“FDA More Pro Industry Than Any Time in 35 Years”


So says Jim Dickinson, editor of FDAWebview, an industry newsletter that closely follows enforcement issues at the agency. After reviewing the deregulatory shifts at the Food and Drug Administration since the Carter administration, he writes:

It has taken almost a generation, but by now, the pro-industry infiltration of FDA’s culture is firmly entrenched. Not only is collaboration in product reviews officially encouraged, but good relationships across the regulatory fence hold the prospect of a possible future career in a well-paid industry job – a connection that is less likely to be publicly noticed in news media that now have to line up for information that has been filtered through agency press offices. The arm’s-length relationship that formerly ruled every contact between agency and industry has become a fading memory.

He says the shift in culture accelerated after the 1992 passage of the Prescription Drug User Fee Act, which made the agency dependent on industry funding. He concludes there’s nothing that Margaret Hamburg, the new commissioner, and Joshua Sharfstein, her deputy, can do about it. Quoting a former chief of enforcement, he writes:

User fees at FDA are the primary villain, because they “allowed the industry to dictate the changes at the FDA in programs, procedures and practices. It will be impossible for the Obama administration to reverse the trend because as long as the user fees are in place the industry has the upper hand.”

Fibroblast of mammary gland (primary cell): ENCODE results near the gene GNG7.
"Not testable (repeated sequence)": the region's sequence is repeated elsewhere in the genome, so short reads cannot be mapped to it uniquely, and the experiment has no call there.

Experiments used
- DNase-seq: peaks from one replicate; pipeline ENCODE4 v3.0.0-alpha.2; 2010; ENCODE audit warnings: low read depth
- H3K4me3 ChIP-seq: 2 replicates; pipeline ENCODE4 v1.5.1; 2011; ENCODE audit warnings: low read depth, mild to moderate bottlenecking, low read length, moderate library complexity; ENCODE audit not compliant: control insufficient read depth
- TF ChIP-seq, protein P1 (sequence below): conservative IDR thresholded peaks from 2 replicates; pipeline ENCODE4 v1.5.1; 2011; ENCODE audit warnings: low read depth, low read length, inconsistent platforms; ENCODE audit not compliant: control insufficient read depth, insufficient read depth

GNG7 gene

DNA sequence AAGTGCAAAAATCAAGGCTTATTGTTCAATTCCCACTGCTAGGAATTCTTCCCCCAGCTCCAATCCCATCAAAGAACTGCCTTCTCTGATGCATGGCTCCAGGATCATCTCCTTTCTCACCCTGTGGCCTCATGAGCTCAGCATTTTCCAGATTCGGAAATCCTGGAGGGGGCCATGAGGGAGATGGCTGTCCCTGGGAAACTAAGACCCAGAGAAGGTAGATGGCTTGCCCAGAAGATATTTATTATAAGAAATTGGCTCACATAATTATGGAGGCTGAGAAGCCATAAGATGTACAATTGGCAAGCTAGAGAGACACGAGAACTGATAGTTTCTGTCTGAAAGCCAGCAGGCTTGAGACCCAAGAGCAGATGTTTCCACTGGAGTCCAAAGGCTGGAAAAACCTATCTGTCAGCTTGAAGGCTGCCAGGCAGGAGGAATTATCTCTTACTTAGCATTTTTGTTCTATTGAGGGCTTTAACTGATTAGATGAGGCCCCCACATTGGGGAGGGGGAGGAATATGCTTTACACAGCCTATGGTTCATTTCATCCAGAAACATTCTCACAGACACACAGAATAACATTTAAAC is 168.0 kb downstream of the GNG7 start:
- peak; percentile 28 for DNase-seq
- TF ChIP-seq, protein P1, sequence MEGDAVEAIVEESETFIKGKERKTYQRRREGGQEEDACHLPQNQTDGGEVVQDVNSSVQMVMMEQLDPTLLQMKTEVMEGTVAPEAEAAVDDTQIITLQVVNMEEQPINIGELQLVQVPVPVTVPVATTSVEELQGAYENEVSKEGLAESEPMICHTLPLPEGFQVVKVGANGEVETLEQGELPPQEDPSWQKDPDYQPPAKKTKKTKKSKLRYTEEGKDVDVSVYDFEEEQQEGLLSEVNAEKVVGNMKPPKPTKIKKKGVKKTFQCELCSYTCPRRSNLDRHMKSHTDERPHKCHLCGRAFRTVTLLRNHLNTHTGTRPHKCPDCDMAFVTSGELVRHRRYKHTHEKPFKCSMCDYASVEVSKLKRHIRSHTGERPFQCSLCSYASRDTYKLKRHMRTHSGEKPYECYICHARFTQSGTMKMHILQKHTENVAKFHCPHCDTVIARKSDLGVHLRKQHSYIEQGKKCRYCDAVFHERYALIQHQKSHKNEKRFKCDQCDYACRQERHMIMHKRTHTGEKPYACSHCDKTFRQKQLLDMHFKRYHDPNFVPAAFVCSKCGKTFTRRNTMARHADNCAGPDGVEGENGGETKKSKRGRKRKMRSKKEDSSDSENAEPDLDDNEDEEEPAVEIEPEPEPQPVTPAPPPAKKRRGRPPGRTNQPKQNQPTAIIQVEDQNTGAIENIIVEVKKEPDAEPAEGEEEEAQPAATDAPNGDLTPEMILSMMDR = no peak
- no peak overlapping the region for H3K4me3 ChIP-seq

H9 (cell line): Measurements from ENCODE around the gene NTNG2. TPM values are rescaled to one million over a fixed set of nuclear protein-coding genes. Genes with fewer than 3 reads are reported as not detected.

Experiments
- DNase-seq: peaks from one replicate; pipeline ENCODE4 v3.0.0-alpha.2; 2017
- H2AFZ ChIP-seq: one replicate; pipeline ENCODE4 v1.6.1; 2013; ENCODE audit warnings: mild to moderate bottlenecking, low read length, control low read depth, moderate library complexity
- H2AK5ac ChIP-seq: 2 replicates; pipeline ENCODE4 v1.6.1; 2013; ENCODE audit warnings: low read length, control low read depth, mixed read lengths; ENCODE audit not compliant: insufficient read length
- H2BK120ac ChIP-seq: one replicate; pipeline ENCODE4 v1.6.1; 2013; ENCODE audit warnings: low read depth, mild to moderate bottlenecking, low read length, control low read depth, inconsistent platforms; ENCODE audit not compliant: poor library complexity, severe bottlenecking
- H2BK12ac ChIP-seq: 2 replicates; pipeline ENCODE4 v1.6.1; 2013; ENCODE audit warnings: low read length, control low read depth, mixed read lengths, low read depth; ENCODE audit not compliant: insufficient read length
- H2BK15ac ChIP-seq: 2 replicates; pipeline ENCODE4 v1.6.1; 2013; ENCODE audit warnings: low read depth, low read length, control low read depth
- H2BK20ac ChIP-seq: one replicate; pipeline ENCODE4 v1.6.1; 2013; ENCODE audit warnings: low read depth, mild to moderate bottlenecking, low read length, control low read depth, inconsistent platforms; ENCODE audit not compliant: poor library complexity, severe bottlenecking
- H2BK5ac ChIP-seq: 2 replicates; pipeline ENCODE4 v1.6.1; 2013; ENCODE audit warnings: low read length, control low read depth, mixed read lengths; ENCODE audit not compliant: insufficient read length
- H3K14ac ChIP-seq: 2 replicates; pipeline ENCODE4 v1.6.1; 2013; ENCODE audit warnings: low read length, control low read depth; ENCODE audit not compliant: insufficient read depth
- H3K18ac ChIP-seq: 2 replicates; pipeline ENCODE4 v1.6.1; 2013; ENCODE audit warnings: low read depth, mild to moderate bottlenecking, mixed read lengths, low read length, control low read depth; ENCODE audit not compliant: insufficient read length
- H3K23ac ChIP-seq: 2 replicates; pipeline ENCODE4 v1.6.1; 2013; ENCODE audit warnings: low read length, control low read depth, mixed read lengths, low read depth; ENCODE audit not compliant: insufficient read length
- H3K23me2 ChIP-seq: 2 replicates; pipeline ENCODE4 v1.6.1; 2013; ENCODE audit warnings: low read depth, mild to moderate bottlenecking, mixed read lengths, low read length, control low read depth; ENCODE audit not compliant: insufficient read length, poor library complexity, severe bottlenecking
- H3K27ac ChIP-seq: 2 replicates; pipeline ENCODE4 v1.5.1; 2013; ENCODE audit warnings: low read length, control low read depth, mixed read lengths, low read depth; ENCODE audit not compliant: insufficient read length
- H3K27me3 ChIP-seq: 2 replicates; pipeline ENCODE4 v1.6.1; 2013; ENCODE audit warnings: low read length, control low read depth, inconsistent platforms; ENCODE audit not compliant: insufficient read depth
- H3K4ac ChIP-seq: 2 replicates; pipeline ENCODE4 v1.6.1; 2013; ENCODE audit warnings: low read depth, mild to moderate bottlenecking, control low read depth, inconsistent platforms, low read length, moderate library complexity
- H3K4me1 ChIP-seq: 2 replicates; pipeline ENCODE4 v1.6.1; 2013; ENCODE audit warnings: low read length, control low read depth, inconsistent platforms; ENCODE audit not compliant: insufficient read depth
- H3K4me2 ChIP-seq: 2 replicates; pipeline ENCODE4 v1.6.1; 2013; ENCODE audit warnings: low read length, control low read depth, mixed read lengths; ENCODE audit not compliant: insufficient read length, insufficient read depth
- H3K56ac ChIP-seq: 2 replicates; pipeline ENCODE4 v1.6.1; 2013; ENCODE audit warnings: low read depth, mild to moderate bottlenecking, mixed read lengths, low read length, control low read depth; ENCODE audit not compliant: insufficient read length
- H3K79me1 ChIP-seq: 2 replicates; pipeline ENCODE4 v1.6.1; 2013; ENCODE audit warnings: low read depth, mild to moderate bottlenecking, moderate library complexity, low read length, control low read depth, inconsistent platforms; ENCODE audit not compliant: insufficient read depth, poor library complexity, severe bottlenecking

Radical stuff from an unexpected source.

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  1. FDA staff analysis
    There are specialists at the FDA who begin to analyze the data provided in the application nearly the instant it comes in the door.
    This is an in-depth analysis. FDA staffers go through the complete case histories of many – if not all – of the patients in each of the Phase I, II, and III clinical trials for the drug. At the end of the process, the FDA staffers assigned to the application create briefing documents. These documents cover every major part of the application. They advocate pro/con on the safety and efficacy of the product, the qualification of the manufacturing facility, and the content of the drug label. These briefing documents are then sent to FDA management.
    FDA management has the option of taking action on their own or forwarding the application and the briefing documents to an advisory committee of industry professionals.
    Creme always rises to the top!